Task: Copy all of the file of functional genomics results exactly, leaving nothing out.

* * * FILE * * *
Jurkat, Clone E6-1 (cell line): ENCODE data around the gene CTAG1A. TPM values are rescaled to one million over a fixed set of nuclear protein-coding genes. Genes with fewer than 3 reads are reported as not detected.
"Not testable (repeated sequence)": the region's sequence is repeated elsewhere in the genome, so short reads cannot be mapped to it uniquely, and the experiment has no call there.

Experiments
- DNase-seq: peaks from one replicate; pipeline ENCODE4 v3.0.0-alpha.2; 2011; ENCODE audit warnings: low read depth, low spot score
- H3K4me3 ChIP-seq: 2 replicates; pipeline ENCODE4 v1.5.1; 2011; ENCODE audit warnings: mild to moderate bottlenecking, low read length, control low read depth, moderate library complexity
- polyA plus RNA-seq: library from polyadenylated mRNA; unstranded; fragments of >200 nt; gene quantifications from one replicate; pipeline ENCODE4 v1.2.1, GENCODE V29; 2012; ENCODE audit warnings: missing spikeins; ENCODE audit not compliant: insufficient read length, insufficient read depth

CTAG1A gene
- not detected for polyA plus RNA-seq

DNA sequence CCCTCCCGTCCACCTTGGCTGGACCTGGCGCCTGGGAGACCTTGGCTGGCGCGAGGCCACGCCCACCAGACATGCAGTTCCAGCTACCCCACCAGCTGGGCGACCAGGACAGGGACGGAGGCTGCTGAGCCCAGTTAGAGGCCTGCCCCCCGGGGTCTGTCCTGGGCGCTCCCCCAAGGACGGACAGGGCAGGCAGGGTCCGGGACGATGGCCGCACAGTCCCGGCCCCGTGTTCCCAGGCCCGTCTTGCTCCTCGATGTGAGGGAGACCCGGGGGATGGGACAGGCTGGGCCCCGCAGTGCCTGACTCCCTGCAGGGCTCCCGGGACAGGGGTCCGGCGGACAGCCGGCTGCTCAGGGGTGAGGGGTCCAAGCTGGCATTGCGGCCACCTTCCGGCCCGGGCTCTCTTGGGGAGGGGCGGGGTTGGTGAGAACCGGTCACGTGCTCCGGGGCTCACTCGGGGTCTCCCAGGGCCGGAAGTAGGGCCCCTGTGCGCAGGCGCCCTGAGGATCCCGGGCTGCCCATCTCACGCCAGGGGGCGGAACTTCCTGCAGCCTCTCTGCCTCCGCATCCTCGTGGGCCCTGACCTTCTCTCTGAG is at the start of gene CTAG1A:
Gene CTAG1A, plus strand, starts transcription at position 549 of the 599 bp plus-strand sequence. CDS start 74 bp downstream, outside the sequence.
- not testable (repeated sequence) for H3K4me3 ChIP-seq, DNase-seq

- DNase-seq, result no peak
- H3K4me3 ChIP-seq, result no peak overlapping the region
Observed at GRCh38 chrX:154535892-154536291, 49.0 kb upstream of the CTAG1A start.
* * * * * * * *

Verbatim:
Jurkat, Clone E6-1 (cell line): ENCODE data around the gene CTAG1A. TPM values are rescaled to one million over a fixed set of nuclear protein-coding genes. Genes with fewer than 3 reads are reported as not detected.
"Not testable (repeated sequence)": the region's sequence is repeated elsewhere in the genome, so short reads cannot be mapped to it uniquely, and the experiment has no call there.

Experiments
- DNase-seq: peaks from one replicate; pipeline ENCODE4 v3.0.0-alpha.2; 2011; ENCODE audit warnings: low read depth, low spot score
- H3K4me3 ChIP-seq: 2 replicates; pipeline ENCODE4 v1.5.1; 2011; ENCODE audit warnings: mild to moderate bottlenecking, low read length, control low read depth, moderate library complexity
- polyA plus RNA-seq: library from polyadenylated mRNA; unstranded; fragments of >200 nt; gene quantifications from one replicate; pipeline ENCODE4 v1.2.1, GENCODE V29; 2012; ENCODE audit warnings: missing spikeins; ENCODE audit not compliant: insufficient read length, insufficient read depth

CTAG1A gene
- not detected for polyA plus RNA-seq

DNA sequence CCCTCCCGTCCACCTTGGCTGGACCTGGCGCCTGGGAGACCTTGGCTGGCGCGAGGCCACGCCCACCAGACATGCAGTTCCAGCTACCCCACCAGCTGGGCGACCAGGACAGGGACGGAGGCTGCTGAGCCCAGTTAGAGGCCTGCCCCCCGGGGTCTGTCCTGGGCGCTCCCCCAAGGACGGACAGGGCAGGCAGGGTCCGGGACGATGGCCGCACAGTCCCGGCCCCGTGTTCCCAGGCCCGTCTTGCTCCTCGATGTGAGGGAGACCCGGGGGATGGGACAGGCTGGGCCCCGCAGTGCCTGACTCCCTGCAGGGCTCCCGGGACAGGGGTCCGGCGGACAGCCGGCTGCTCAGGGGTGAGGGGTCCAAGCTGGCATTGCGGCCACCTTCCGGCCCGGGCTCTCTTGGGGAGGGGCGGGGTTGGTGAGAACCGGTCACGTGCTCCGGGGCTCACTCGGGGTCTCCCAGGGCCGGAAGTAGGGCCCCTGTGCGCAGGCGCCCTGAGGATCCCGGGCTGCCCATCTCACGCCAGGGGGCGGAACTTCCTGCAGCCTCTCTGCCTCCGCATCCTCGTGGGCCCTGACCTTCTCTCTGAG is at the start of gene CTAG1A:
Gene CTAG1A, plus strand, starts transcription at position 549 of the 599 bp plus-strand sequence. CDS start 74 bp downstream, outside the sequence.
- not testable (repeated sequence) for H3K4me3 ChIP-seq, DNase-seq

- DNase-seq, result no peak
- H3K4me3 ChIP-seq, result no peak overlapping the region
Observed at GRCh38 chrX:154535892-154536291, 49.0 kb upstream of the CTAG1A start.